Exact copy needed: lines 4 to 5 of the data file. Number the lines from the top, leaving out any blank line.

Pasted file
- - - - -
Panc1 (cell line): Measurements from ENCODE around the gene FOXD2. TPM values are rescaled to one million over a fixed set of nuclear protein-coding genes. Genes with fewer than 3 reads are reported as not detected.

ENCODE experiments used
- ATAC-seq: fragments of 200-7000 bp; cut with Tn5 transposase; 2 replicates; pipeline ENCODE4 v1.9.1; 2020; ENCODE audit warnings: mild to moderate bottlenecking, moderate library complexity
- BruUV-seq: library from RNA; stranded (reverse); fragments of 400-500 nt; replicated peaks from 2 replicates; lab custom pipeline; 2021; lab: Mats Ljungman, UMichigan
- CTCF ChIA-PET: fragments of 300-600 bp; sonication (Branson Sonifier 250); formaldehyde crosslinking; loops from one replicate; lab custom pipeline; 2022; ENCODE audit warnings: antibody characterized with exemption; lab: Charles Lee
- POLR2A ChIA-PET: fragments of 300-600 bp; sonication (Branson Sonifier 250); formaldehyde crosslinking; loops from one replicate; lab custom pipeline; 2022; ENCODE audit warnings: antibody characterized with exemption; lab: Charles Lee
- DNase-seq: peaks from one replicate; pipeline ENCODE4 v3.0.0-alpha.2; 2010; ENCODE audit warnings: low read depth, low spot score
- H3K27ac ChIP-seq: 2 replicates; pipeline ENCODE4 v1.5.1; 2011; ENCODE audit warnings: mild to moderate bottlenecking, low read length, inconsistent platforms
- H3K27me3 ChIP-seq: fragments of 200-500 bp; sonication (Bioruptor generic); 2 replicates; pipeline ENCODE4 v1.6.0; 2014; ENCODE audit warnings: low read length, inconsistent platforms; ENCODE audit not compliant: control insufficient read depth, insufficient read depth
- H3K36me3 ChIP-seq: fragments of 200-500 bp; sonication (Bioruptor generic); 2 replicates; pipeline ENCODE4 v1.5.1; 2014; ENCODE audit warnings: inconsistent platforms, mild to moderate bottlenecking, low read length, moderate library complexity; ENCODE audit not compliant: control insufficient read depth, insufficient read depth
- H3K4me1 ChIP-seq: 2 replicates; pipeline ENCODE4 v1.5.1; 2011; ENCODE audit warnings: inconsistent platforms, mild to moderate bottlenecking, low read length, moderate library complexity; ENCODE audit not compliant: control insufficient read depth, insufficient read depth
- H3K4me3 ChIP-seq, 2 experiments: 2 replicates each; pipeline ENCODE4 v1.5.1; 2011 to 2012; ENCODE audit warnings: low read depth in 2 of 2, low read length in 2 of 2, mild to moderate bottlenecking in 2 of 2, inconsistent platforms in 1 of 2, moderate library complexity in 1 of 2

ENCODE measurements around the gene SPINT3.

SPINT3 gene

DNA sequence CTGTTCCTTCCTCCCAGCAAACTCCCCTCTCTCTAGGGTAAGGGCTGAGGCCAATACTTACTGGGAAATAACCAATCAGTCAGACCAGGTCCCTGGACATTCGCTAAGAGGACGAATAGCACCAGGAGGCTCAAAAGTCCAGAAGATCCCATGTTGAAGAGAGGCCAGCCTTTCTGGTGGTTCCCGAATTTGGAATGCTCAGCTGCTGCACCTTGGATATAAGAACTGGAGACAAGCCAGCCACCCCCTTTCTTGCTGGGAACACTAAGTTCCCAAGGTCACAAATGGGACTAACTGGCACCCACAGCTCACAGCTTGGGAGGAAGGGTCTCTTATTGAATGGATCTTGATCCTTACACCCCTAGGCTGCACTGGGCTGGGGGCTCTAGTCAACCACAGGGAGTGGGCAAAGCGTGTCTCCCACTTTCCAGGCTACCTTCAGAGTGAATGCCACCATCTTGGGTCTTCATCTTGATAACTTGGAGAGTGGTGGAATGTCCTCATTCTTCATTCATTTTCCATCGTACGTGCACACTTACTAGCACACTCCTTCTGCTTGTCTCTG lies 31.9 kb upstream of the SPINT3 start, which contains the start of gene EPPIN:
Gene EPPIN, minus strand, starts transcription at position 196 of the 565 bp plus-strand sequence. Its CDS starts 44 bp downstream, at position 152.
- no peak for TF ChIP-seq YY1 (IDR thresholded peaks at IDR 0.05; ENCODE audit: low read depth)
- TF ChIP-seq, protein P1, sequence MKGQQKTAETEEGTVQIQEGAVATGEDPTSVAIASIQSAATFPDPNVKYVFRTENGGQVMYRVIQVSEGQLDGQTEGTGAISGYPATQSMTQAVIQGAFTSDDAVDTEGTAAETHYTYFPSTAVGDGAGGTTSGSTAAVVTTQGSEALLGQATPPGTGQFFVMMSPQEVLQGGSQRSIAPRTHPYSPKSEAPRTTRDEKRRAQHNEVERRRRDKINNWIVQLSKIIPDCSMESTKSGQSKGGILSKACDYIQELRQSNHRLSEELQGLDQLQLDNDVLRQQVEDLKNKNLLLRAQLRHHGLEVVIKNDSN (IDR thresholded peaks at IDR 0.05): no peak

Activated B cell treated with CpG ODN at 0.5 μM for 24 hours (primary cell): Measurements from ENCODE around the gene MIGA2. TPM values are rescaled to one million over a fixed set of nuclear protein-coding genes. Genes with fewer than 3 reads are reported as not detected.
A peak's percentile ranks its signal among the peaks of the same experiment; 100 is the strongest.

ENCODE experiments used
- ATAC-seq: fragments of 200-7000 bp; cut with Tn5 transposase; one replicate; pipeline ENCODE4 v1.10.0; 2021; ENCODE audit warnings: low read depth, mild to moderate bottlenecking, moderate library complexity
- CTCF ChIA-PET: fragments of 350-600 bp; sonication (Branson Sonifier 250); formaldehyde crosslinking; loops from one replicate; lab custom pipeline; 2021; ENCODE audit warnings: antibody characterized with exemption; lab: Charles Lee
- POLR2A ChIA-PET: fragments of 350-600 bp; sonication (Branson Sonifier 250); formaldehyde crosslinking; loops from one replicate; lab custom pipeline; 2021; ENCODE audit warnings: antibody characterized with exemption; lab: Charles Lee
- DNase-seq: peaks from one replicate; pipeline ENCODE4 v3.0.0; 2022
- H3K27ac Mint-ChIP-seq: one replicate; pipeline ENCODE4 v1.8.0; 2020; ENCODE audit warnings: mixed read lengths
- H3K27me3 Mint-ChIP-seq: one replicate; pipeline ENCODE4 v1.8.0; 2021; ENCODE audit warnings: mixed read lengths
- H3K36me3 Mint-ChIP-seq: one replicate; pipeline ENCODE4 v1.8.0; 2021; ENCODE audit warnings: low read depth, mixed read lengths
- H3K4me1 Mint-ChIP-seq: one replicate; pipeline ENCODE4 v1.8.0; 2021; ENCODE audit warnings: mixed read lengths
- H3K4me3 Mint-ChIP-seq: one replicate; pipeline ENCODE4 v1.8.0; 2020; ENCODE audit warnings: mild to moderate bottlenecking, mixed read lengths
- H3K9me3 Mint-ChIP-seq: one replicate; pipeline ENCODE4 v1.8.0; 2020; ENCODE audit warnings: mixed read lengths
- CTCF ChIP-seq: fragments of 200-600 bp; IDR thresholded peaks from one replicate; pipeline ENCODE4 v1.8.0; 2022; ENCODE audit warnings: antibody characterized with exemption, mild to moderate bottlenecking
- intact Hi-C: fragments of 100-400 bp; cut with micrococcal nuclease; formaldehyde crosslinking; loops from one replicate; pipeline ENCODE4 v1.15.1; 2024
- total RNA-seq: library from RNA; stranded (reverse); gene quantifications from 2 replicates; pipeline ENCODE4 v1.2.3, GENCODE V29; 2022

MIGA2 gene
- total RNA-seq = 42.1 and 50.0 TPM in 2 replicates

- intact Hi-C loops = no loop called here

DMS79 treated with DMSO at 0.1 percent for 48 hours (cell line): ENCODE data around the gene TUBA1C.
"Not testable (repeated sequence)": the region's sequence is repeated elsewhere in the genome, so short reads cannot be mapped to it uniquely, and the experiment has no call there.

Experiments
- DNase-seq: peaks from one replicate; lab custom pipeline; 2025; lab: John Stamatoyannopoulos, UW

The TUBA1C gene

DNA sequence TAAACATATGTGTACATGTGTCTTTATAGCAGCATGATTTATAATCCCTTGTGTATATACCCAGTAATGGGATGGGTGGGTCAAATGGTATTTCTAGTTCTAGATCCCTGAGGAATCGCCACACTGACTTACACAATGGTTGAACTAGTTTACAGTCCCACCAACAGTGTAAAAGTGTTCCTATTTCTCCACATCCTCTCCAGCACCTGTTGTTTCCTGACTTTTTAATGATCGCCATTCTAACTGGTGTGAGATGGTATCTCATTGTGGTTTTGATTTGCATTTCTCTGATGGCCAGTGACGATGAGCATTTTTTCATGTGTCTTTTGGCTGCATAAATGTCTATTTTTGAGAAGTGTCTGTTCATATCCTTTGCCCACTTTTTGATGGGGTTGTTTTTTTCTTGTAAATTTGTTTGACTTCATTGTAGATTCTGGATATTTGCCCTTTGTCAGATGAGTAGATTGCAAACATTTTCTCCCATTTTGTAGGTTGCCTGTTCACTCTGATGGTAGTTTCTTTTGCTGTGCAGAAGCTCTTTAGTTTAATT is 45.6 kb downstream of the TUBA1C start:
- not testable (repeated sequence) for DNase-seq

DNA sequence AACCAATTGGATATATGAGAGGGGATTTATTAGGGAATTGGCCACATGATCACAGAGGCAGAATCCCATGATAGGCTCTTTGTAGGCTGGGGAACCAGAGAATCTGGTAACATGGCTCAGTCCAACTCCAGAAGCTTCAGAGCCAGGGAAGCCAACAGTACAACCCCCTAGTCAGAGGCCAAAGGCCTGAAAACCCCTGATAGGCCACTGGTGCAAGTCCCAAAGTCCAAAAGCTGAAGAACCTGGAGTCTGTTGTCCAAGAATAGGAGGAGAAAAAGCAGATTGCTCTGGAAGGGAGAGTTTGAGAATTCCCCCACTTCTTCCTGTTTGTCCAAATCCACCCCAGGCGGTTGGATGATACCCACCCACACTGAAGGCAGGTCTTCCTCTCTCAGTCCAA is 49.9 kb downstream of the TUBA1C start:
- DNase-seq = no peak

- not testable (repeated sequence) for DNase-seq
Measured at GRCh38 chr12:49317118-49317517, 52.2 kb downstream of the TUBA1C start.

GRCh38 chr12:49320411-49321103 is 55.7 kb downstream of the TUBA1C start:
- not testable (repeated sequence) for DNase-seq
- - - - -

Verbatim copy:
- BruUV-seq: library from RNA; stranded (reverse); fragments of 400-500 nt; replicated peaks from 2 replicates; lab custom pipeline; 2021; lab: Mats Ljungman, UMichigan
- CTCF ChIA-PET: fragments of 300-600 bp; sonication (Branson Sonifier 250); formaldehyde crosslinking; loops from one replicate; lab custom pipeline; 2022; ENCODE audit warnings: antibody characterized with exemption; lab: Charles Lee